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a classroom high up in a tree… to teach online

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In April and May, India was hit by a second deadly wave of Covid-19 which, among other things, led to the closure of schools. To continue giving lessons online, a teacher in the remote village of Mullur, in the state of Karnataka, found a solution to persistent problems with internet access: he built a classroom… on top of a tree .

According to a February 2021 survey by the organization Learning Spiral, which provides online exams in India, half of India’s student population does not have internet access. Across the country, students are forced to walk sometimes several kilometers, or climb hills, to reach areas where it is possible to connect. Still others climb trees, hoping to pick up the signal from a distant mobile phone tower.

Since the start of the Covid-19 pandemic, in the rural village of Mullur in southwestern India, these recurring problems with internet access have made it difficult to set up online courses. CS Satheesha, teacher of a class of 34 pupils in a public primary school, therefore had the idea of ​​giving lessons since April… on top of a mango tree, near his home.





When I gave my classes online, I had a bad connection. I thought if I climbed a tree I would get a better network. And that was the case: I then built a cabin in this same tree. There are many difficulties [à donner cours à la maison, NDLR]. At home, there are network problems, children making noise, television… that’s why I built this cabin, where I put all kinds of school equipment to allow me to teach .

“I googled how to build a tree house”

In India, most people rely on 4G mobile networks rather than WiFi connections. Elevated six meters above the ground, Satheesha’s treetop classroom receives better signals from nearby mobile phone towers due to low interference from buildings and trees that could weaken the signal.

For two months, CS Satheesha made her cabin out of bamboo, hay, and other natural materials found in the area. Cables now connect his classroom to a source of electricity in his home. The total cost of this improvised classroom: nearly 5,000 rupees (about 56 euros).

Even at school, I was already spending money on my students. It is the same amount that was invested here. I used all the materials I could find in my house, so I didn’t spend a lot. I googled how to build a treehouse, and did all the work myself. It wasn’t difficult, because I really wanted to have a good classroom. Now we have a very good network connection and the classes are running successfully.

CS Satheesha built his treehouse singlehandedly, using materials around his house. © CS Satheesha

CS Satheesha built his treehouse singlehandedly, using materials around his house.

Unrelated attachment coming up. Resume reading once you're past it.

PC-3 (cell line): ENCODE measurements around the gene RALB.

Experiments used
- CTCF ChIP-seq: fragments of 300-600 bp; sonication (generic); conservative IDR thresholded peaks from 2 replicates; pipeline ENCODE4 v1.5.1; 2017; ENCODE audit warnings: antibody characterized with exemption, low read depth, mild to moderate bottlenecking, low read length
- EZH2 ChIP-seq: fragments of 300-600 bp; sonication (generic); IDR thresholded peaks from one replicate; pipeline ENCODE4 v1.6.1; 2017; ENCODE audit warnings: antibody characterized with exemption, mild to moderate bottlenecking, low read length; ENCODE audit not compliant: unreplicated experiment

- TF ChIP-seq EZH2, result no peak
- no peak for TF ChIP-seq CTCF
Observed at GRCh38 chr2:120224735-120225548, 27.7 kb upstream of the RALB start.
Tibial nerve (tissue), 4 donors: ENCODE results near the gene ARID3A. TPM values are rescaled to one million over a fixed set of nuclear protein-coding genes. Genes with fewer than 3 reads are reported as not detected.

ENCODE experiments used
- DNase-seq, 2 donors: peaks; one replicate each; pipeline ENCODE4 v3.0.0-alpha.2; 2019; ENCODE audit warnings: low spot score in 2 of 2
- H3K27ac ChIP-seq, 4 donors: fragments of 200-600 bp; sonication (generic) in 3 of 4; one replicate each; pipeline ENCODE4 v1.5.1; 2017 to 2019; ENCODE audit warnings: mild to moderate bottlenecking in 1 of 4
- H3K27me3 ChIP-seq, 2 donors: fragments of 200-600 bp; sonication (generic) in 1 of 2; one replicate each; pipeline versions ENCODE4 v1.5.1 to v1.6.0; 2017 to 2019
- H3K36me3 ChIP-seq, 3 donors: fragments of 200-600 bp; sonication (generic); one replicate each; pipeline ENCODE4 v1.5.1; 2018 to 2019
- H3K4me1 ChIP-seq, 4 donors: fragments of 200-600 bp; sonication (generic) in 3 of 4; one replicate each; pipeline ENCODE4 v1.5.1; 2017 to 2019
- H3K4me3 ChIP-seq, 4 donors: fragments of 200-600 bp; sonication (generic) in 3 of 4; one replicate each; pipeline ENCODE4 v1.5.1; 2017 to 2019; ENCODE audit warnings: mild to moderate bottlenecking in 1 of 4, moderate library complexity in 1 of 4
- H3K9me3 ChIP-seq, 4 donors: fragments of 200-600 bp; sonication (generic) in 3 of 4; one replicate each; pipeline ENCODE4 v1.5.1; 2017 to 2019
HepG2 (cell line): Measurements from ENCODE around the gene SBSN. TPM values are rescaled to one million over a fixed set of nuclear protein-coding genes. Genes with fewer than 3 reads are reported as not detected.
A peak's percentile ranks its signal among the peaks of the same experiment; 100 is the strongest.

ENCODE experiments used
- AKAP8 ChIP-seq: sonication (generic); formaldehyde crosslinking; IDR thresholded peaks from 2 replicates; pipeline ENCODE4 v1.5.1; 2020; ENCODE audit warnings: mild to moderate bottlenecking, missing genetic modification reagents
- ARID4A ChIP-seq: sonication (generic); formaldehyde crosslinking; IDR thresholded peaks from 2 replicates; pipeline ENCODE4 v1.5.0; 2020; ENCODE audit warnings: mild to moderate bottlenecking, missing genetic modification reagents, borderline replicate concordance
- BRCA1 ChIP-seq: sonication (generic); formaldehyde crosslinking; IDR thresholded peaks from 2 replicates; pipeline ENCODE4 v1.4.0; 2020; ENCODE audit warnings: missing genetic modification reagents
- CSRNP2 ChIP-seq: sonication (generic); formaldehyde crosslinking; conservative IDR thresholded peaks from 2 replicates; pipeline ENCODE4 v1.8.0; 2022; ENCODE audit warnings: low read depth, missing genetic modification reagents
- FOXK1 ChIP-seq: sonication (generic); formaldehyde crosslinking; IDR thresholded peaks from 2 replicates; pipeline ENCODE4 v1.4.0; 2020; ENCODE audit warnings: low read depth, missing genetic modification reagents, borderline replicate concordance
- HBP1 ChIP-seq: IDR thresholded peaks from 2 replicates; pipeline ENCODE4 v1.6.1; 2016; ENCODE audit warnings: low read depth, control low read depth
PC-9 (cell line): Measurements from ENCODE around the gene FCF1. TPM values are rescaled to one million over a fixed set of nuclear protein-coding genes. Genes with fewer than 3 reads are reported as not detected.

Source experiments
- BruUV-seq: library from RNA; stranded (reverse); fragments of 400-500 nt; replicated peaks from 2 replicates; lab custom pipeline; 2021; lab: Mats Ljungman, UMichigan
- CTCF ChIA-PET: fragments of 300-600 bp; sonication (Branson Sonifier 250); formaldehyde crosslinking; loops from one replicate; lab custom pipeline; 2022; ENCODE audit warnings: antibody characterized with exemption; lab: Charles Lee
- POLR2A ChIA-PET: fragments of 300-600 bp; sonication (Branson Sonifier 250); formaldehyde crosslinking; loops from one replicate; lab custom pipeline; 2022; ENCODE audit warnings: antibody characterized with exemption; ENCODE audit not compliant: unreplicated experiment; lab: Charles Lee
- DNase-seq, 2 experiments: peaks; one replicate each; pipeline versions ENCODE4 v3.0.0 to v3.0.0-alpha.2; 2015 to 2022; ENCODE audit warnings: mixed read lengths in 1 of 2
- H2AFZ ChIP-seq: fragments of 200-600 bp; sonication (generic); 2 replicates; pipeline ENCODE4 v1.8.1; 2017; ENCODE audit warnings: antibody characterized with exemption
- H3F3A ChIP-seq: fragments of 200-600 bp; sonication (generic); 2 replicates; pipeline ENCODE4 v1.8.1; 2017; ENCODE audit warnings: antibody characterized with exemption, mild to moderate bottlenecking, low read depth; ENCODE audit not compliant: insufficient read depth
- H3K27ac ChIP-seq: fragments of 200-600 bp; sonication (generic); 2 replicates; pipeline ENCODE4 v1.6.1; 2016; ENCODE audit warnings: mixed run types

CS Satheesha built his treehouse singlehandedly, using materials around his house. © CS Satheesha

I now teach online using Google Meet and students respond to me easily. I get good results and I’m happy to teach in a real classroom, without any disturbance. Student participation and responses have improved and this shows how eager they are to learn.

Unequal access to the Internet

Across the world, the pandemic has exposed major “digital divides” and made it difficult to work from home and attend online classes.

>> READ ALSO ON THE OBSERVERS: In Iran, children forced to climb mountains to be able to follow their lessons online

In India, this divide is particularly pronounced. Urban areas have an Internet penetration rate of 99%, while rural areas reach only 33%. CS Satheesha invited students in her village to use a particular mobile phone provider, which provides better service in her area. He also advises them to test the network around their home, to find the location with the best reception to follow the courses.

But beyond internet access, students also need the right devices to attend their classes online. Many use smartphones that often belong to their parents and are shared among several children within families. According to a study by the Indian Ministry of Education published on 1er July, 3.1 million students in the state of Karnataka do not have a device to access the Internet, and 3.7 million do not have Internet access.

A mentoring program, in which teachers meet every two weeks with parents of students without internet access, has been launched to help maintain the continuity of learning in rural Indian communities. The government has also launched a plan to bring high-speed internet services to rural villages, but Covid-19 has delayed this project.

Internet availability issues have also affected the vaccination campaign in India, preventing some residents from booking appointments online on dedicated sites.

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